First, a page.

There were contests and various events organized for the students, and one of them would provide the vessel that would bring more change to Cervator's life. After venturing into the field of fleet command, a couple chance encounters left Cervator with a shiny new Buzzard Covert Ops Frigate as a reward. Between keeping up with coursework and mining, exploring the deep dark pockets of space became the passion that took up the remaining available time in each sleep cycle. Sneaking around in space while utterly invisible short pilot error, with tiny probes tracking down every spec of undiscovered potential in a system. Various hidden sites of interest existed, and along with them the ever-elusive wormholes. Cervator became fascinated with exploring them, oddly enough gaining more satisfaction from simply scanning down the sites of interest rather than destroy the Sleeper drones that infested most of them. Especially the sites that contained asteroids - in those, anything was findable. Veldspar and the other high-sec minerals were old news by now, but wormholes? They could contain all sorts of rare minerals, most of which he had heard of growing up, but very few seen. However, exploiting them was so difficult in comparison.

Finding a solution occupied his mind for weeks. What happened next seemed almost like fate.

In an unusually obscure system, serving as a dead-end in a near worthless constellation, nothing at first seemed out of the ordinary. A couple Angel hangouts elicited little interest - obviously they'd be here, hiding from the law in an out of the way spot. A class one wormhole broke the monotony a little, but after jumping through it turned out to have been sucked dry of what little potential it had held already. Heading back out, Cervator glanced toward the monitor holding the local star map, looking for the next system to visit, but something pulled at his attention. The system was huge, and it had taken several probes to try to cover it at once. But he hasn't placed them perfectly, leaving a tiny hole in the coverage near the center. It seemed such a minor mistake, he almost ignored it and went back to his star maps. But with a shrug, he thought why not and sent the probes to meet near the missed spot.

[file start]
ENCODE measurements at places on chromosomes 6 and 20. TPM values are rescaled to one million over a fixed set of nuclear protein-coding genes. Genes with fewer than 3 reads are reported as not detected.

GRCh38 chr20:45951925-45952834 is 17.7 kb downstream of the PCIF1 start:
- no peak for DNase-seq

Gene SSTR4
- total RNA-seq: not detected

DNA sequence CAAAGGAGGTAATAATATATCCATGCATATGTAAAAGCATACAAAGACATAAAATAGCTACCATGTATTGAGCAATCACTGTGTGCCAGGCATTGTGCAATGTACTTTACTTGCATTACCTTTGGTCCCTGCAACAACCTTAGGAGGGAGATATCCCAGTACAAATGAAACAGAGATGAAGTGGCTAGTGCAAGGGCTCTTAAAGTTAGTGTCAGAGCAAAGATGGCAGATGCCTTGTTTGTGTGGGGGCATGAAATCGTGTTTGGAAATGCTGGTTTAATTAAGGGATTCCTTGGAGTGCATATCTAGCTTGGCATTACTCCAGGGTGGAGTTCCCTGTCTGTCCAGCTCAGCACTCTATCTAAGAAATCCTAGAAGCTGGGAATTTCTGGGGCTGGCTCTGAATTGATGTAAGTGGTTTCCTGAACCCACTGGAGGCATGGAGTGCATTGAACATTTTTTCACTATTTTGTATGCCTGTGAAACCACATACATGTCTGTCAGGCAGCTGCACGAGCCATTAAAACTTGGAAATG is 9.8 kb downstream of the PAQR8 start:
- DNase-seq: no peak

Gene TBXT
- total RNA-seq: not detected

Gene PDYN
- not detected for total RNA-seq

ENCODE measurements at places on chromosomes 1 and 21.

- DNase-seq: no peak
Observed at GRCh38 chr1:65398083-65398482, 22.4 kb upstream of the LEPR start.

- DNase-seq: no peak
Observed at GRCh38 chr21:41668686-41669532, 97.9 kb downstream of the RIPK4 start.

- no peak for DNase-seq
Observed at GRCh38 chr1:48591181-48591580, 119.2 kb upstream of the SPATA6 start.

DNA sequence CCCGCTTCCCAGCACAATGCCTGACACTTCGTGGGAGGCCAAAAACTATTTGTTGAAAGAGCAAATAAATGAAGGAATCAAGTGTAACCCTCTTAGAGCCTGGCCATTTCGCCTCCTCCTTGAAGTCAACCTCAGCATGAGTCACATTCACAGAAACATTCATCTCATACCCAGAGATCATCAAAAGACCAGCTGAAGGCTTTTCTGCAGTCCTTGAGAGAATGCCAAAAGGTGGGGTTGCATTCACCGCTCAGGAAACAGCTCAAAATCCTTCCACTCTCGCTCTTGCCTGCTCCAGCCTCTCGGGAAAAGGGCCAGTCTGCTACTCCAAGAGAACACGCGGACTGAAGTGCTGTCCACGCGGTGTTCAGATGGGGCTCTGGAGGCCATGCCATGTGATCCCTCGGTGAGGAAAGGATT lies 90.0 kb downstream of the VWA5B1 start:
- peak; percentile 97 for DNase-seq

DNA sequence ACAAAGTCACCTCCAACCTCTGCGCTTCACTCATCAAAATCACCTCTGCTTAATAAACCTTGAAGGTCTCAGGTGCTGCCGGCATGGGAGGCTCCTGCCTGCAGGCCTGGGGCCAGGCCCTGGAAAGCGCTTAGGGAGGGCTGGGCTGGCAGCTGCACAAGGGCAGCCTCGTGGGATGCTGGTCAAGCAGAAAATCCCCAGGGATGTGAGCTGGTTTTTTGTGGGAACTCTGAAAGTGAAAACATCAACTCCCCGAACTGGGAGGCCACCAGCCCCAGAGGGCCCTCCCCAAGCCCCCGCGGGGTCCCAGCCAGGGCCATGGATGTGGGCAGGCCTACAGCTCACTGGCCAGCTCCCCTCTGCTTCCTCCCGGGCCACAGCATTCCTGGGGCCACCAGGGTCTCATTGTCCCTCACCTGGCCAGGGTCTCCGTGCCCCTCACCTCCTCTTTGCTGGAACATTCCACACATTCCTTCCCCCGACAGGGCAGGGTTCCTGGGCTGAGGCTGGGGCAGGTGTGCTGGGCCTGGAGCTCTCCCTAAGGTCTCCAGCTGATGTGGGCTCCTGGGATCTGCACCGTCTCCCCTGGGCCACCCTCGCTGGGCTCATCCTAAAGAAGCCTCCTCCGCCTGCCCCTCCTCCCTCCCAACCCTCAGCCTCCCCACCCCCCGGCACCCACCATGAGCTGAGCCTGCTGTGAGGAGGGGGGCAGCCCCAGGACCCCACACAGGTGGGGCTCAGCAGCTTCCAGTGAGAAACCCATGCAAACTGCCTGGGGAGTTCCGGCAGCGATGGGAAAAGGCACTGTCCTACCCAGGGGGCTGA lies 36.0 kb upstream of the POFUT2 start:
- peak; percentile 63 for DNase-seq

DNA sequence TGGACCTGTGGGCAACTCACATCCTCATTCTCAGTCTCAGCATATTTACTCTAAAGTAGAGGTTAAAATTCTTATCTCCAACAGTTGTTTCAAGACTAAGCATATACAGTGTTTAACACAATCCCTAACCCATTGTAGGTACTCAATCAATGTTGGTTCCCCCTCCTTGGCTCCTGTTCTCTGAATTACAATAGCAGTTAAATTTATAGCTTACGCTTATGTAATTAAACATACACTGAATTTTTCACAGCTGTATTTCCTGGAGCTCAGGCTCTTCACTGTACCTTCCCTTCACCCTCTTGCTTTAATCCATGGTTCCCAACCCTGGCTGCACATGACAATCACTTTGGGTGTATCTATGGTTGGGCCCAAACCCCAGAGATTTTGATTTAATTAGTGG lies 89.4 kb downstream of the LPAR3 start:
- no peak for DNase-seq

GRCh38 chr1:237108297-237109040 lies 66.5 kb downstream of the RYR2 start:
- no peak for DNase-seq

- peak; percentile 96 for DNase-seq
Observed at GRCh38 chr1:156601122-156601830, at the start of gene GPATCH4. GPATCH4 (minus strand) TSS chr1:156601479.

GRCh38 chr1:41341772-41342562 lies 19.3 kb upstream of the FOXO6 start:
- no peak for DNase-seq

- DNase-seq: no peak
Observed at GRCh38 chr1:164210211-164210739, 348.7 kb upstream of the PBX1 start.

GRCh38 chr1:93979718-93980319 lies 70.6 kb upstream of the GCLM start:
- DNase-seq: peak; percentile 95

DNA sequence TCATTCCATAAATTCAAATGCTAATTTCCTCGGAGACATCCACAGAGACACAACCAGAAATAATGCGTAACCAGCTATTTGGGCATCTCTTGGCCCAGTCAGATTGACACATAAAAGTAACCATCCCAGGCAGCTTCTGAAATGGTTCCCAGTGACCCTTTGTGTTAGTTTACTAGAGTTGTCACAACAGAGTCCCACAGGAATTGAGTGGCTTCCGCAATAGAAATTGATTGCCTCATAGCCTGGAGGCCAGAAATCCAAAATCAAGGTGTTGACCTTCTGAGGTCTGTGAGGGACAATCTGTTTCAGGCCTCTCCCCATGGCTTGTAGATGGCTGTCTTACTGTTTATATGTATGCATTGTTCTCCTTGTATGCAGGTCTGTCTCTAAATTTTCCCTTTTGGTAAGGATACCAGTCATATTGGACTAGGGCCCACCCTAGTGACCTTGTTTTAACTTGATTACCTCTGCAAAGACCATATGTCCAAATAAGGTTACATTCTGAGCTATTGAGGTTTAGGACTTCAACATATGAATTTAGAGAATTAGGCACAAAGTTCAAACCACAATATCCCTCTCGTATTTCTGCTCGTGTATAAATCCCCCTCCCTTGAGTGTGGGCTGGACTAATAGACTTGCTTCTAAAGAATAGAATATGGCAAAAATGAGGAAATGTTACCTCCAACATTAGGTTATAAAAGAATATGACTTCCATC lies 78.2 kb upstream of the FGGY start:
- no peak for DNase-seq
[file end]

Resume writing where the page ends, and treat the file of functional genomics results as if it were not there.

After the probes had warped into place and completed their scan, a tiny red indicator pulsed gently on the monitor. The probes had just so happened to land so they intersected the spot at a perfect angle, distanced about the optimal distance. Yet the signal strength was so _weak_ - it was only a sliver above the threshold that would've disqualified it as background noise. He had never seen anything like it. The way these kinds of probes were calibrated would make it near impossible to find a signal like that, unless you got ridiculously lucky with the probes hitting just the right spot. As they just had. He was intrigued.

Hours passed, and every probe in his inventory was hovering around the area where the signal still pulsated slowly from. He had moved his ship close as well, and was furiously adjusting sensors of any kind to somehow help boost the output. Even the heat sensor in the coffee maker was pointed out the front view port in the general direction of the disturbance. That one didn't seem to be helping much, but then nor did the rest. The signal strength had barely improved since the original scan. This wasn't working. With a sigh, he noted down the exact relative position each probe was positioned in, and plotted a course home. He was going to be late for fleet class. Remembering that corpse Ubercado had been dragging down the hallway once, he wondered what happened to students late to SilentBrick's fleet class. He swallowed slowly and double-checked his clone records.